Photo of Mouny Signal
Mount Signal (Cerro Cintinela) from the North


Details are sketchy, but before Spanish missionaries and Juan Bautista de Anza walked across this land there was communication between the Native-Americans of the mountains (today's Kumeyaay) and those of the Colorado River.

Perhaps they traded, maybe they intermarried, and possibly they waged war with one another. The Indians Anza met at Yuma followed him westward for a way before turning back because they were entering the land of their enemies.

There is evidence of an Indian presence at the Yuha Basin where intaglios testify to a reverence for the place. When Anza first reached the Yuha Basin, it was Kumeyaay who led him to some much-needed water. In those days, trails went from watering hole to watering hole.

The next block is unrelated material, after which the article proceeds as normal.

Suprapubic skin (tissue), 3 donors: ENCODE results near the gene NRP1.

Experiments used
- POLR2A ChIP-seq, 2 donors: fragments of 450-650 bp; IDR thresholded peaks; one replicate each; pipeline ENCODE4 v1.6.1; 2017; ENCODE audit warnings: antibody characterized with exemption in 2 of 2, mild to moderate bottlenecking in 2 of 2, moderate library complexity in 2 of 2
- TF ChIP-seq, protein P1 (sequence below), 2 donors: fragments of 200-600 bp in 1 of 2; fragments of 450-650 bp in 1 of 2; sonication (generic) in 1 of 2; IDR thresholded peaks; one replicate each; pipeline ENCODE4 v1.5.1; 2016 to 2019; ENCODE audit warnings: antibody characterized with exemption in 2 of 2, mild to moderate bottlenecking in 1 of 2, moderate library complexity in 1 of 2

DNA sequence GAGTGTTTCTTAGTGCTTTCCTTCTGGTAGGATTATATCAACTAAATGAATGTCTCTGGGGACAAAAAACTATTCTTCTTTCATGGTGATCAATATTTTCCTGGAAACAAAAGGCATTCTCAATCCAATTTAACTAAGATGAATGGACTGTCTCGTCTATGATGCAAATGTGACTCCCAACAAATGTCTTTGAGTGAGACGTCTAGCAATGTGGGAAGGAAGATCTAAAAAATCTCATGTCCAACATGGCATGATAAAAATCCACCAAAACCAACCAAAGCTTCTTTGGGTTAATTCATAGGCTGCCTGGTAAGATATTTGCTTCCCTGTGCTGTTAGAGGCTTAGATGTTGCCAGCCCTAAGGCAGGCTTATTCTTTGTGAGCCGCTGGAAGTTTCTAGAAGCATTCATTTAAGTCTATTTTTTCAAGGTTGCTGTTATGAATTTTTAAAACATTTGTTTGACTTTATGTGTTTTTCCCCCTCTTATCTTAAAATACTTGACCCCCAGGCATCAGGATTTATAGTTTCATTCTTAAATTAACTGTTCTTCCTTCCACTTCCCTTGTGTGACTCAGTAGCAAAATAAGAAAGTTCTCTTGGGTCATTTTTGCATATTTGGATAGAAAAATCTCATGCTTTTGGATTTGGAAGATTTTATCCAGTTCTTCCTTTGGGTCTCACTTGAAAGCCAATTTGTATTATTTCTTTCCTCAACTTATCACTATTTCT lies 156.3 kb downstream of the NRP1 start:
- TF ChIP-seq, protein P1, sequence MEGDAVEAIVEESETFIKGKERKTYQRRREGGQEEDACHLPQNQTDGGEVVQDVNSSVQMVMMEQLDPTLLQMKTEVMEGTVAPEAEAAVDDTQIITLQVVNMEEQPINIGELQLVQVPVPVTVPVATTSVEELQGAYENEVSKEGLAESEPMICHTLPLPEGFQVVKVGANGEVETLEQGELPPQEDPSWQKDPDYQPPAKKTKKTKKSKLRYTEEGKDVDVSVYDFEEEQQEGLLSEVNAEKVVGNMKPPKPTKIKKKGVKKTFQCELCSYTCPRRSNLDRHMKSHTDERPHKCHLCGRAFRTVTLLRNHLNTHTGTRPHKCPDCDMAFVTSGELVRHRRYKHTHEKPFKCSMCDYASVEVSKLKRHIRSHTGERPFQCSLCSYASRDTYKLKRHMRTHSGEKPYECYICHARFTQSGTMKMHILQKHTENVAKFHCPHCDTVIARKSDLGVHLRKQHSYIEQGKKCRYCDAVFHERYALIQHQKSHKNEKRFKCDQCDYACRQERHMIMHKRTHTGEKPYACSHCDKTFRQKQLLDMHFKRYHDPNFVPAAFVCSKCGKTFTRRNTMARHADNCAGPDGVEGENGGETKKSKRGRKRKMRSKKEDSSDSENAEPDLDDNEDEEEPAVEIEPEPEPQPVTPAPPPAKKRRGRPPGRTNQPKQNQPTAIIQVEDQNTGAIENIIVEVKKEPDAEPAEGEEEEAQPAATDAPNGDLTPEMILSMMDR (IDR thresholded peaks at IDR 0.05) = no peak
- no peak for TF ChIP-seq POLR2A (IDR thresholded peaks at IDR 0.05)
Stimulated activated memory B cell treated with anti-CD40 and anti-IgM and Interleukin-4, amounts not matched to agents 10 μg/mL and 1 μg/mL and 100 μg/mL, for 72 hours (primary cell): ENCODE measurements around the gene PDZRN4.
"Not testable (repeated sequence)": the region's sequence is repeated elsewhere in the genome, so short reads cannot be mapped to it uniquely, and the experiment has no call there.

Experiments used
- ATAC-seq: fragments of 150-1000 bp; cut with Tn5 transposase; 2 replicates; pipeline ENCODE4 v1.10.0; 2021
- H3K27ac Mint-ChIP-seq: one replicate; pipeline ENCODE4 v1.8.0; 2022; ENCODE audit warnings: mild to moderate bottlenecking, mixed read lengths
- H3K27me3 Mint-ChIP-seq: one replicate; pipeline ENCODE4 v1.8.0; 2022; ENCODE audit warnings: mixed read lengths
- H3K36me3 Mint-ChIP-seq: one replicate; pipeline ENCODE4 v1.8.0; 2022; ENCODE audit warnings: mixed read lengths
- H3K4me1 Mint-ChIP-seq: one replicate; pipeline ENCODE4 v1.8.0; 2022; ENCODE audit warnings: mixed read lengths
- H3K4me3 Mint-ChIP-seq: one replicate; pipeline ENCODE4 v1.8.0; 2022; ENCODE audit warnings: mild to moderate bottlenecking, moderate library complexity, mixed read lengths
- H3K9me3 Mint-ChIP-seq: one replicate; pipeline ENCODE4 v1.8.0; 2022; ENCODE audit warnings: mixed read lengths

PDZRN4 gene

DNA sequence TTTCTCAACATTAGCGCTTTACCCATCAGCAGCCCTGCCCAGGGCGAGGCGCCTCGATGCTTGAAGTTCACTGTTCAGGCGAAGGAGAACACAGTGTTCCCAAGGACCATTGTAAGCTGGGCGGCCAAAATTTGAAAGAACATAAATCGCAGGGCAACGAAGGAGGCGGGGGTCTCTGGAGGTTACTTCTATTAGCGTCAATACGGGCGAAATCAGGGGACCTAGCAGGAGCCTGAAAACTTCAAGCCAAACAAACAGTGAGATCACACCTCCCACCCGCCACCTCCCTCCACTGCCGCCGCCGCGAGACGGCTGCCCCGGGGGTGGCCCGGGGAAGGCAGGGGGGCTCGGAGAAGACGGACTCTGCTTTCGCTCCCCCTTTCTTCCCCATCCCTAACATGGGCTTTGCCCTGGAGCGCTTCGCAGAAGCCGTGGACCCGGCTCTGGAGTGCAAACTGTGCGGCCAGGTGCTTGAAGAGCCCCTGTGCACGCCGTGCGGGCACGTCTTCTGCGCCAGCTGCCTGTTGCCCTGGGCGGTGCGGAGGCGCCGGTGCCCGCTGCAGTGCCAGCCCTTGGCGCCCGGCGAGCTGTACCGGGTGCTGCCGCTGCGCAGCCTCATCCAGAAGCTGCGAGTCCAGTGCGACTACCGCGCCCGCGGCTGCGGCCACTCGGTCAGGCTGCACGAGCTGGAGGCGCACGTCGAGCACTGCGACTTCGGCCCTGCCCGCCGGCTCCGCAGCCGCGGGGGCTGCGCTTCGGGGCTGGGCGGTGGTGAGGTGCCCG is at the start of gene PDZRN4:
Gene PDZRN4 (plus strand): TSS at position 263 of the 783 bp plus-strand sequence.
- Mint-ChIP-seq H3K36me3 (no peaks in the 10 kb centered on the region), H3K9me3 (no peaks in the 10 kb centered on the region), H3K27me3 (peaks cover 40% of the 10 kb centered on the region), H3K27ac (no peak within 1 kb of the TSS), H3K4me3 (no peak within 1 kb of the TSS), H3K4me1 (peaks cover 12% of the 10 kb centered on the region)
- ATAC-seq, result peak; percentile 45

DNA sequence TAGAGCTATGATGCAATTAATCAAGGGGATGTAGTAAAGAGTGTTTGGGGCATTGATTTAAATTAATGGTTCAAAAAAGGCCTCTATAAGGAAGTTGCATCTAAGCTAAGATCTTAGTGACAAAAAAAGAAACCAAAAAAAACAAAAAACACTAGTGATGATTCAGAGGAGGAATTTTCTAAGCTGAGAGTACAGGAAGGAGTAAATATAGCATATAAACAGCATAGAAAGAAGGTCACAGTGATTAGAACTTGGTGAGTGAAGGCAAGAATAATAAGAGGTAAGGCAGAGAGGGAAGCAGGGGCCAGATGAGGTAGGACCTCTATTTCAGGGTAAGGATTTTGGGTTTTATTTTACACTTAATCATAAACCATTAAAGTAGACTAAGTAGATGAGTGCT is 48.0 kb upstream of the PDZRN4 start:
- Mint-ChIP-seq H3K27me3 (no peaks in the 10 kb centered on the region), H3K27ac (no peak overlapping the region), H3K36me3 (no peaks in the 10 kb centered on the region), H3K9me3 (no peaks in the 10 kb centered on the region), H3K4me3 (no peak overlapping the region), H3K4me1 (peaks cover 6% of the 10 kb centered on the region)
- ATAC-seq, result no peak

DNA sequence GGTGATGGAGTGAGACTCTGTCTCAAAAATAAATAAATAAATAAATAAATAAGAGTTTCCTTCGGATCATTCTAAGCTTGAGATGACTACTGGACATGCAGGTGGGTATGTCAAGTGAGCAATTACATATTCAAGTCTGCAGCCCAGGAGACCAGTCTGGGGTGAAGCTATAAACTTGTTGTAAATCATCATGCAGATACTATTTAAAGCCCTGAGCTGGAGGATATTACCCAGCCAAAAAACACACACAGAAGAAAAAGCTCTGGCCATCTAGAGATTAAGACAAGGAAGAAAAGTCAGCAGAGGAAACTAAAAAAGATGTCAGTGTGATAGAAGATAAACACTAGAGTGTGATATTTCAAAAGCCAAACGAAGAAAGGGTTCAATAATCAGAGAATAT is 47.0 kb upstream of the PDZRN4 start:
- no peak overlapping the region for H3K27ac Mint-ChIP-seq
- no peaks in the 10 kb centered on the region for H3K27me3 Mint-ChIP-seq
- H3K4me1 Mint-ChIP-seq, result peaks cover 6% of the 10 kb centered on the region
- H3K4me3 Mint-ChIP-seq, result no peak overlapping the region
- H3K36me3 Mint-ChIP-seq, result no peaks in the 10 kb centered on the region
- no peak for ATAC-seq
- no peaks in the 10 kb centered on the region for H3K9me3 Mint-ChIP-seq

Anza's route from the Yuha Basin went northwest by way of San Sebastian Marsh, Borrego Spring, and Coyote Creek. On a clear day, one can see the notch in the Santa Rosa Mountains that Anza called Puerto Real de San Carlos.

Fifty years later, another explorer opened the route that became known as the Southern Emigrant Trail. It went westward across across the north side of the Coyote Mountains to Carrizo Marsh and then followed Vallecito Creek, leaving the desert by way of San Felipe Creek.

By 1900, San Diego was recognizing the need for a road or railroad to the east. This led to the building of the San Diego-Yuma Plank Road, which eventually become Highway 80, and to the San Diego and Arizona Eastern Railway.